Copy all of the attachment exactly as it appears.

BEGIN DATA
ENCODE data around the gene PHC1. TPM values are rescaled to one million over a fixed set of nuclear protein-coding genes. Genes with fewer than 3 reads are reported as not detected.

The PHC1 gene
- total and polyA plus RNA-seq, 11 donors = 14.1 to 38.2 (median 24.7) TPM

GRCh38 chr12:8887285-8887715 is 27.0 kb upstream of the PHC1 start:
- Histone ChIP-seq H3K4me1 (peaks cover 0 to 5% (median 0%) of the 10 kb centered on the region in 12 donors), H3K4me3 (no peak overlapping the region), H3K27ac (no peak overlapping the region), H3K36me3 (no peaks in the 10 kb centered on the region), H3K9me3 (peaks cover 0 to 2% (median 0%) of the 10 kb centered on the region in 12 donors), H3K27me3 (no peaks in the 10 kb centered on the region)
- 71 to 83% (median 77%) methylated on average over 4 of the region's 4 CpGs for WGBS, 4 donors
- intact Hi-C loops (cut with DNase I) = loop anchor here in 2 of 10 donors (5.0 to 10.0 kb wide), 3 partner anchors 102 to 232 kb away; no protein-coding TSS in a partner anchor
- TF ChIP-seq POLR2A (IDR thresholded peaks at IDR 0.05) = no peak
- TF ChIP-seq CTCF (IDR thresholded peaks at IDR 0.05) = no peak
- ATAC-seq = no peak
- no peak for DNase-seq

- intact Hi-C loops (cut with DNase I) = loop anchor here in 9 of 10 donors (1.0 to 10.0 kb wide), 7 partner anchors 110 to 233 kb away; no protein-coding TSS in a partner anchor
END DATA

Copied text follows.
ENCODE data around the gene PHC1. TPM values are rescaled to one million over a fixed set of nuclear protein-coding genes. Genes with fewer than 3 reads are reported as not detected.

The PHC1 gene
- total and polyA plus RNA-seq, 11 donors = 14.1 to 38.2 (median 24.7) TPM

GRCh38 chr12:8887285-8887715 is 27.0 kb upstream of the PHC1 start:
- Histone ChIP-seq H3K4me1 (peaks cover 0 to 5% (median 0%) of the 10 kb centered on the region in 12 donors), H3K4me3 (no peak overlapping the region), H3K27ac (no peak overlapping the region), H3K36me3 (no peaks in the 10 kb centered on the region), H3K9me3 (peaks cover 0 to 2% (median 0%) of the 10 kb centered on the region in 12 donors), H3K27me3 (no peaks in the 10 kb centered on the region)
- 71 to 83% (median 77%) methylated on average over 4 of the region's 4 CpGs for WGBS, 4 donors
- intact Hi-C loops (cut with DNase I) = loop anchor here in 2 of 10 donors (5.0 to 10.0 kb wide), 3 partner anchors 102 to 232 kb away; no protein-coding TSS in a partner anchor
- TF ChIP-seq POLR2A (IDR thresholded peaks at IDR 0.05) = no peak
- TF ChIP-seq CTCF (IDR thresholded peaks at IDR 0.05) = no peak
- ATAC-seq = no peak
- no peak for DNase-seq

- intact Hi-C loops (cut with DNase I) = loop anchor here in 9 of 10 donors (1.0 to 10.0 kb wide), 7 partner anchors 110 to 233 kb away; no protein-coding TSS in a partner anchor